Beechtree Place to auction off homes, lots

November 25, 1990|By Audrey Haar

Beechtree Place, a residential development in Mount Washington, will be auctioning two houses and 20 empty lots on Dec. 3.

Located at Pimlico Road and Cross Country Boulevard in Baltimore, the 8.4-acre development was started almost two years ago. Only six of the 40 planned houses were built.

The houses up for auction were originally priced at $280,000 and $209,000. Suggested opening bids for the houses will be $80,000 and $50,000, respectively. Lots originally priced at $58,000 and $63,000 will have an opening price of $7,500 at the auction.

Both houses have three bedrooms and 2 1/2 baths. The more expensive, larger detached house is 2,628 square feet with a two-car garage. The other dwelling, a town house, is a 2,600-square-foot end unit that has a one-car garage.

One house and six lots will definitely be

sold at the auction, and the remaining properties will be auctioned off "on reserve," meaning the seller has 48 hours to decide whether he will accept the winning bid.

Michael Fox Auctioneers Inc. in Baltimore is conducting the real estate auction at 7 p.m. on Dec. 3 at the Baltimore Inn on Reisterstown Road in Pikesville.

Representatives from the auction house and First Advantage Mortgage Corp. of Columbia will be available to answer questions about the properties during open houses to be held from 1 p.m. to 4 p.m. today and Dec.


J & T Partners, a Wilmington, Del.-based developer, had planned to build a community of 40 town houses and individual homes priced from $190,000 to $240,000, which were aimed at second-time homebuyers and empty-nesters, said Thomas B. Krapf, president of J & T Partners.

Mr. Krapf attributed the slow sales pace to the downturn in the real estate market.

"A lot of people put deposits down, but changed their minds. We're auctioning the units to get some enthusiasm and to get the project moving forward," he said.

"Half the units are up for auction to reduce our debt on the property, and then we'll go on from there. . . . We're trying to get it [the development] completed. We haven't abandoned it," Mr. Krapf said.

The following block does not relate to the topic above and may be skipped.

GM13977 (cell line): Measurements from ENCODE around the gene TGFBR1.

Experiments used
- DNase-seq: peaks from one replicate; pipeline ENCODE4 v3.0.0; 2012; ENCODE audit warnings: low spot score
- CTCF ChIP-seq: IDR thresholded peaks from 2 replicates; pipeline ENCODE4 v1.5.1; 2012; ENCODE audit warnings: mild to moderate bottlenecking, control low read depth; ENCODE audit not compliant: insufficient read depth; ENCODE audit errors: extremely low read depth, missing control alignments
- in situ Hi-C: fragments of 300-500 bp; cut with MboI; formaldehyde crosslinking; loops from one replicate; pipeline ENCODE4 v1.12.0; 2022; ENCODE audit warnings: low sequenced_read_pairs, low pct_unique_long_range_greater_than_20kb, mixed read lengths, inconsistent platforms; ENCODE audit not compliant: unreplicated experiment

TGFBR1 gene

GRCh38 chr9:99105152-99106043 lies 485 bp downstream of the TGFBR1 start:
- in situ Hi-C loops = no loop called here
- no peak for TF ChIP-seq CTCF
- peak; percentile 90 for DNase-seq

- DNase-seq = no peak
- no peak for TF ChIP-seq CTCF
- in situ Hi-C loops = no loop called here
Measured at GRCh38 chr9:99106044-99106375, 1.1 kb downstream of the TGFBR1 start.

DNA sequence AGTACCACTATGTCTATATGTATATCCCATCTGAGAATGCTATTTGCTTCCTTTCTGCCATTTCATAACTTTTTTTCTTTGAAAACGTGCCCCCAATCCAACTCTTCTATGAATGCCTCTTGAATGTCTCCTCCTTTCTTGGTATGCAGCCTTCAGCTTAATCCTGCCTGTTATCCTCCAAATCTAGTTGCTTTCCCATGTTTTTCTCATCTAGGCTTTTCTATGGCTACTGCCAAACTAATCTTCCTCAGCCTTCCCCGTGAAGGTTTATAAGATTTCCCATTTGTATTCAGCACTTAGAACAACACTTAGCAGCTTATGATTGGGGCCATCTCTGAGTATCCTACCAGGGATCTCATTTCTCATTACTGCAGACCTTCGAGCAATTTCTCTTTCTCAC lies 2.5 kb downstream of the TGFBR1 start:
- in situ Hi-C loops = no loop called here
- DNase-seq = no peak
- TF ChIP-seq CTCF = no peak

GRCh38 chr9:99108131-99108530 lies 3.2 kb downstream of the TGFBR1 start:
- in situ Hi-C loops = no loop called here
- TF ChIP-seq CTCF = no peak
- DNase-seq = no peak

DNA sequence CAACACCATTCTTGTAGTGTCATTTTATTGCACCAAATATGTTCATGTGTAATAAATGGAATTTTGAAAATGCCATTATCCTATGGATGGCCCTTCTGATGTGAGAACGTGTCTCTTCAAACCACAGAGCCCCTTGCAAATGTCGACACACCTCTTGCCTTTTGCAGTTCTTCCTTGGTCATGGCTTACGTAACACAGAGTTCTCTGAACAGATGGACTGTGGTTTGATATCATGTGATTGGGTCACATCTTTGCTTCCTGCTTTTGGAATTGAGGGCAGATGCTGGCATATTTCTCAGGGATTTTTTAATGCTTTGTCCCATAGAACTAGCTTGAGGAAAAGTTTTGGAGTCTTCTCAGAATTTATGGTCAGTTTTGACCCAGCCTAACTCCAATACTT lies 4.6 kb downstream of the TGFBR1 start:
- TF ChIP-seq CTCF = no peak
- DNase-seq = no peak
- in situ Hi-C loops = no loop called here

All buyers of the empty lots must build a house that meets specifications that have been approved by Baltimore authorities and the Mount Washington Improvement Association. In addition, construction must begin by October 1991, said Jeanette Sparks, project manager for Michael Fox Auctioneers.

"Any modification to the Planned Unit Development must be approved by the Baltimore City Council and the Mount Washington Improvement Association," said William Rubin, president of the association. "We're looking forward to the project being developed and being an asset to the community."

In the middle of the new development is a large house now owned by Gary and Anne Gamber. The stone portion of the house dates from 1922. In the 1950s, then-owner Arthur Hooper commissioned the internationally renowned architect Marcel Breuer to design an addition to the old house and remodel the interior.

The addition, which has a flat roof line and industrial windows, was designed in the international style, which is known for skeleton-frame construction.

Other changes made to the house by Mr. Breuer include installation of a new main entrance, modernization of an old Georgian-style staircase and installation of cabinetwork.

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